A Graphical Search

Published: May 10th, 2006

For a long time I have wanted to run a graphical search based on a comment made by H. Van Dyke Parunak in his article “Computers and Biblical Studies,” ABD, vol. I, pp. 1112-1124, where he talks about a search for “all verbs that occur within three words of the phrase ‘in Christ,’ without intervening verbs.”

Today I decided it was about time to put some Bible software programs to the test, so I fired up Accordance, BibleWorks and Logos to perform this particular search, using the different graphical search engines available in each package. The goal of this little exercise was simply to find out which one of them offered a cleaner, more intuitive way to build the search. Here are the results (in alphabetical order):

accinchrist.gif

Accordance seems to be very straightforward, and I didn’t need to refer to the online help at all.

bwinchrist.gif

BibleWorks took me a bit longer, because there are different ways to “filter out” intervening words, and I had to look them up.

logosinchrist.gif

Logos’ search was more involved, since I had to specify the Greek words and their morphology independently. I also needed to refer to the help files.

As for the results, Accordance and BibleWorks agree in returning 34 hits. Logos, on the other hand, finds only 31 verses (missing 4 true occurrences and returning one spurious hit). The reason for this is that Logos doesn’t really count words, but characters. So, even though I specified 0-3 intervening words, the program in fact takes it as 0-21 characters (i.e., each “word” would amount to seven “characters”). For Greek, that includes accents and breathing marks, not just letters. Therefore, this explains why in one case four intervening (shorter) terms were returned as hits, while in four other cases three intervening (longer) terms were missed altogether. I have been told that the new Logos 3, with its ability to perform syntactical searches, handles these types of queries in a better and more powerful way. Unfortunately, I’m still waiting for my copy, so I haven’t been able to make use of the latest version. I’ll be glad to update any relevant info once I get it. BTW, I want to thank Rick Brannan and Vincent Setterholm for their help in explaining the behavior of Logos’s graphical search in this particular instance.

Now, I want you to be the judge. Apart from your own familiarity (or lack of it) with any of these three programs, which one of the screenshots strikes you as been the most “user-friendly”? Evidently, there’s more to these searches than just what is displayed here (number of steps required, dialog boxes, and so on), but I’m more interested in letting you see the interface of the graphical query and interpret the information shown in each particular case.

Update:

- I forgot to explain that this search looks for all those verbs that not only occur within the set distance but also precede the phrase ‘in Christ.’

- I hope I did not give the impression that I was looking for the more aesthetically appealing screenshot. What we are concerned about here is clarity and ease of use.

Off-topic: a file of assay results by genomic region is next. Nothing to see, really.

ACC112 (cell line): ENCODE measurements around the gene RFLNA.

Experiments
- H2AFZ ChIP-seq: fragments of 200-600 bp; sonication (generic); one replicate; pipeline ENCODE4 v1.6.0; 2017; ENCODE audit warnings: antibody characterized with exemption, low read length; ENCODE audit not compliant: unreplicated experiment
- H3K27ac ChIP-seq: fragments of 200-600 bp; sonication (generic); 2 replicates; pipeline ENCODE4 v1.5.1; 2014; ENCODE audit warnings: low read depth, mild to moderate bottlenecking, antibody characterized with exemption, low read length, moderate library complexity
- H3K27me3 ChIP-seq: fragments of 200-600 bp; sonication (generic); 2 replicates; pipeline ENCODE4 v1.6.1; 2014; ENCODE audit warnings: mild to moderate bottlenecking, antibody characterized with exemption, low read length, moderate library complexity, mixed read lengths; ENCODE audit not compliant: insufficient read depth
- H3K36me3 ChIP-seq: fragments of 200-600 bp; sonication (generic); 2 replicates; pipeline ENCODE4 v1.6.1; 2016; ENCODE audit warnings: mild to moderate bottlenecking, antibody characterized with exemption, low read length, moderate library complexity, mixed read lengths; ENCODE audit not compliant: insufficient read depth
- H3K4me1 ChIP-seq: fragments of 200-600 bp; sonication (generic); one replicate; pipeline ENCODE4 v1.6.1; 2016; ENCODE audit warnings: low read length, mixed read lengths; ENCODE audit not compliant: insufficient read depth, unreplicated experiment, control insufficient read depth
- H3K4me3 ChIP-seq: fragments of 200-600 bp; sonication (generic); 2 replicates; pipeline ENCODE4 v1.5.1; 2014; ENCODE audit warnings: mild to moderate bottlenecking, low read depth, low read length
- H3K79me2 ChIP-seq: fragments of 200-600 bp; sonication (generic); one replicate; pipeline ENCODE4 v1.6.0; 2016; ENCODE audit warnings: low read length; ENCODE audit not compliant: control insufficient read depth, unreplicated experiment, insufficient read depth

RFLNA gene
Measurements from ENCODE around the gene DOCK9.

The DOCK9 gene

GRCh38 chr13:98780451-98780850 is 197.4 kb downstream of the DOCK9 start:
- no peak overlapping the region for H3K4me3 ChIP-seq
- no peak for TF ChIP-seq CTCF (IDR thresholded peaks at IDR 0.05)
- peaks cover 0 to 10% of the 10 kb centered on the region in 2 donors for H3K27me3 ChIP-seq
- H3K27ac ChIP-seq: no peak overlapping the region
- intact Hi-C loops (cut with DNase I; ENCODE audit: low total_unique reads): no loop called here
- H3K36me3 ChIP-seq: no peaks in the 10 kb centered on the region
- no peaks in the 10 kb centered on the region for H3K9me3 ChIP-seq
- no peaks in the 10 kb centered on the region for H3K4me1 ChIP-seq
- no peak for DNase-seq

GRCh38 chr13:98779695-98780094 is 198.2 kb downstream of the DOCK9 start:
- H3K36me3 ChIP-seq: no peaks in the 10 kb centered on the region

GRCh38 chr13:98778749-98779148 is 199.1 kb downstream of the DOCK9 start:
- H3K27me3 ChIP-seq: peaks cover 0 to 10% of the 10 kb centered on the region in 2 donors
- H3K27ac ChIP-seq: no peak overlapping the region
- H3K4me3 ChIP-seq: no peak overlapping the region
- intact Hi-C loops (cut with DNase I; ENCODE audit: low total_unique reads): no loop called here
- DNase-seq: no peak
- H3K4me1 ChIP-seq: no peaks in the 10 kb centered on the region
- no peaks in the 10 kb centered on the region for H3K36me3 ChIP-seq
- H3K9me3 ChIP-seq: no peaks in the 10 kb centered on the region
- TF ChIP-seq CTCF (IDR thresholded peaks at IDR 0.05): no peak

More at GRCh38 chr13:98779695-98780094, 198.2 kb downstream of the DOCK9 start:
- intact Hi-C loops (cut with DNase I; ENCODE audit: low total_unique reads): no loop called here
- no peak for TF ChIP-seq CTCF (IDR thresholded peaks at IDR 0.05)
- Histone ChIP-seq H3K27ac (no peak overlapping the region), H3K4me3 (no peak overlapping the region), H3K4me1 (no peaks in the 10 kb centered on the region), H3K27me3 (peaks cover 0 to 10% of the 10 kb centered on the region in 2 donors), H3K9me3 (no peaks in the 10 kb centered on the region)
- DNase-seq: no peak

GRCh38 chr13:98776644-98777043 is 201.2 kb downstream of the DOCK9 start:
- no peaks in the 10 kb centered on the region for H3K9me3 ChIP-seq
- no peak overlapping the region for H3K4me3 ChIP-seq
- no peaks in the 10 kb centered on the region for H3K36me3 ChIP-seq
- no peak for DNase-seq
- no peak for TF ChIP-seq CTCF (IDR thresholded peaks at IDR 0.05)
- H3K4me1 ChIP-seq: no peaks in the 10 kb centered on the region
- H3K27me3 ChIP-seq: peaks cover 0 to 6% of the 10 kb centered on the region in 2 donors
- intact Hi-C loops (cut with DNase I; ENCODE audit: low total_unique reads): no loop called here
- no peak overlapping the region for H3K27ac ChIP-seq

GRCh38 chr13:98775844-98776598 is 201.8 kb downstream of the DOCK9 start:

- Vincent (Setterholm) sends me a screenshot with a somewhat more organized layout, which I gladly reproduce below (slightly reduced in size). Note that some unnecessary proximity operators have been removed, and the morphological codes changed to full descriptions.

vincentquery.gif

I am also told that the new database engine and syntactical tools in Logos version 3 do not have the same limitation noted above and, consequently, return the exact number of intervening words specified by the user.

Update (May 11):

- Rick Brannan blogs about syntactical searches, and the ways in which they can take us further than the current morphologically-based queries when it comes to doing exegesis. It’s an interesting piece, but I am clearly at a disadvantage here, since I won’t be able to speak intelligently about these new syntactical tools in Logos 3 until I actually use them. Got to be patient… Meanwhile I guess I should say that morphology and syntaxis must always go hand in hand, and the line between the two is often blurred. In fact, some morphologically tagged e-texts already take a more functional approach, and by doing so take us closer to what would be a typical syntactical analysis. But I digress, I’ll get back to this fascinating issue in a future review. One thing is true, though: we have come a long way since Parunak’s article was written.

- David Lang also interacts with my search over at Accordance blog, describing the steps that lead up to the construct window I showed above and commenting on some of the ways the resultant data can be handled by Accordance to enhance our research of this typically Pauline expression. I appreciate it, since I had no space to dwell on the implications of the search.

- Now, is anyone from BibleWorks going to give us some insights? I really wish they would set up an official blog ;-)

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